- Hancock: Upper Peninsula Health System – Portage / Aspirus Keweenaw
- Ironwood: Aspirus Ironwood
- Escanaba: Island Resort and Casino
- Sault Ste. Marie: War Memorial Hospital
The incidence of NAS in the Upper Peninsula continues rise, and has emerged as an obvious focus area for quality improvement within the UP Perinatal Collaborative. A UP Perinatal Collaborative leadership steering committee will begin to review policies and procedures across Marquette County systems of care at a special meeting in June, and will be looking for ways to better coordinate services for mother with opioid use disorders during and post- pregnancy.
The CDC’s most recent data – from 2014 – indicates that NAS affects almost 12 out of every 1,000 U.S births, which is a dramatic increase from a rate of just over 1 per 1,000 births in 20001. According to the Michigan Department of Health and Human Services (MDHHS), NAS affects just over 4 out of every 1,000 births in Michigan. That rate has remained largely the same since 2010. The Upper Peninsula region has the highest incidence of NAS affected births with a rate hovering between 14 and 17 per 1,000 births since 2010; that is over twice the rate of almost every other region in the state. NAS and maternal opioid use in the UP was featured in a Detroit Free Press article released earlier this month: https://www.freep.com/story/news/local/michigan/2018/05/03/opioid-epidemic-drugaddicted-babies/335398002/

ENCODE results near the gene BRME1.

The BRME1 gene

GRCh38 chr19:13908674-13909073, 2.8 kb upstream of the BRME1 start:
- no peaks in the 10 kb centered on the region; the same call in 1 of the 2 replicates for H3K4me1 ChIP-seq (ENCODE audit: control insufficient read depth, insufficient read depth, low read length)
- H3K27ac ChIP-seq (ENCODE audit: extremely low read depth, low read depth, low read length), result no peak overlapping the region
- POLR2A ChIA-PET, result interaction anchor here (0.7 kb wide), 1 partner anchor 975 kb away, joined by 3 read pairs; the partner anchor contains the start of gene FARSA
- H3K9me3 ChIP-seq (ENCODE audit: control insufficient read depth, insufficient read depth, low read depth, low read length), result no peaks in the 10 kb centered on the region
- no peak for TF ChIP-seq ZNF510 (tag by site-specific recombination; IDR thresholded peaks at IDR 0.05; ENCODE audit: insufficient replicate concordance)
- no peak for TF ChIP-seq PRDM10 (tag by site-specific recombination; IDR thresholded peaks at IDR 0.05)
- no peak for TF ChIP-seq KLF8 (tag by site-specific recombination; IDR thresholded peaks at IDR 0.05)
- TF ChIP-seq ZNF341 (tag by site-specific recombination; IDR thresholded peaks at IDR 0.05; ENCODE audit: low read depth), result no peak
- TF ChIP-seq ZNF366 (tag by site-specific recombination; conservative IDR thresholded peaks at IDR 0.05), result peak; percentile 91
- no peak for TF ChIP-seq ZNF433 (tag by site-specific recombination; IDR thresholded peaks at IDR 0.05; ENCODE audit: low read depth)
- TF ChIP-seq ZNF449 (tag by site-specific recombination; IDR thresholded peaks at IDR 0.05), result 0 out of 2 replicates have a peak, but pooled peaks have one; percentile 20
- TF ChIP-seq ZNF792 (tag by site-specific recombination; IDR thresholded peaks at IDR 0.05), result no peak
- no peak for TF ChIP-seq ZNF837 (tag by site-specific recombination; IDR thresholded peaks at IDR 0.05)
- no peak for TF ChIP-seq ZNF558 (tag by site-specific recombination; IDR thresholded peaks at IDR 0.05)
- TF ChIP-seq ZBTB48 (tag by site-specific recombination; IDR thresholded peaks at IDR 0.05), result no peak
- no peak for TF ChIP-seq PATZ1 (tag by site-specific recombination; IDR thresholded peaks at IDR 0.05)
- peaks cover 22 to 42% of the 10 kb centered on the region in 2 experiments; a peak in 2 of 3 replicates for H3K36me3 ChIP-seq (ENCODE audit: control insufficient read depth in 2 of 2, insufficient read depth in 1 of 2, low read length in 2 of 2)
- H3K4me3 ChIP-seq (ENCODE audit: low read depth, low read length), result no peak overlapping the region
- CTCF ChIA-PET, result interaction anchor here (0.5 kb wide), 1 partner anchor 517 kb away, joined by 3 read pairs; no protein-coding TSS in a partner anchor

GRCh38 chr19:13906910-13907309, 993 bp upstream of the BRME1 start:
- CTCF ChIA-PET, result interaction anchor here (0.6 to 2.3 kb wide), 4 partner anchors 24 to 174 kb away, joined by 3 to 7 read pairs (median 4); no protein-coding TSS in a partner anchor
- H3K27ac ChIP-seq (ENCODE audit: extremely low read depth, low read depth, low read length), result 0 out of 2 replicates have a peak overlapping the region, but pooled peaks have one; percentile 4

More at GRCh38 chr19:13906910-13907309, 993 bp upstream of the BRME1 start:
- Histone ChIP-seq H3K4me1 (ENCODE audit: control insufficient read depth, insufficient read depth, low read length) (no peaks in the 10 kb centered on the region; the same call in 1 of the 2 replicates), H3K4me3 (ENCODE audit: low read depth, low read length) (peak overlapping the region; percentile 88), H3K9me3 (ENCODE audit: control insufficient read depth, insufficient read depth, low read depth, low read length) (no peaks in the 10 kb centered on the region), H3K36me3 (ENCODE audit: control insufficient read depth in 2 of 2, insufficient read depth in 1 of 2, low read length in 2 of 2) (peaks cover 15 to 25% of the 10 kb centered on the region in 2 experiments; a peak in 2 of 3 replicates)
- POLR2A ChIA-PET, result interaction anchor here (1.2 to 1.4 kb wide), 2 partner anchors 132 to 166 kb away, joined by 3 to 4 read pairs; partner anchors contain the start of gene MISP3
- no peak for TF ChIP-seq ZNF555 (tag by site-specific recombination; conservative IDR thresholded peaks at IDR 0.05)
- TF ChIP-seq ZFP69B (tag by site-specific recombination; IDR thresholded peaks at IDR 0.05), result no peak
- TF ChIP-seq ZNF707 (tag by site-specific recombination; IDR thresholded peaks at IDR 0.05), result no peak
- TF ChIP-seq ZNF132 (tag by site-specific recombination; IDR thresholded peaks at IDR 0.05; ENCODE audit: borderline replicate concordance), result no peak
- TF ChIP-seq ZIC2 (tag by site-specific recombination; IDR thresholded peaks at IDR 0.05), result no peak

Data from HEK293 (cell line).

The objective assessment of newborns that have signs of NAS is essential for quantifying the severity of symptoms, providing guidance for pharmacologic treatment, and facilitating structured weaning. The Finnegan Neonatal Abstinence Scoring Tool (FNAST) is the most widely used assessment tool, which will also be a focus of the regional training sessions. The UP Perinatal Collaborative identified that standardization of this evidence-based assessment across birthing hospitals was needed. UPHCS and the Superior Health Foundation were happy to work together with the education team to fund and coordinate this training.
This region-wide training opportunity will help to standardize the way in which care providers and other service agencies address NAS in the Upper Peninsula. By improving the consistency with which babies suffering from NAS are assessed, our local health systems can improve care, increase the effectiveness of medication assisted therapy, and, ultimately, enhance the baby’s ability to grow and thrive.
UPHCS receives $65,000 from BCBS for Diabetic Retinopathy Project
UPHCS has been awarded a total of $65,000 in grant funding from the Blue Cross Blue Shield Foundation of Michigan – Investing in Upper Peninsula Health program, with $20,000 coming from a co-sponsorship provided by the Superior Health Foundation. The funding will be used to launch an initiative in Ontonagon, Houghton, Keweenaw and Baraga counties. Through partnerships with health care providers in the region (including Upper Great Lakes Family Health Centers, Upper Peninsula Health System-Portage, and Baraga County Memorial Hospital) the project will integrate telehealth technology into primary care clinics to increase access and availability of retinopathy screenings for diabetic patients in the region.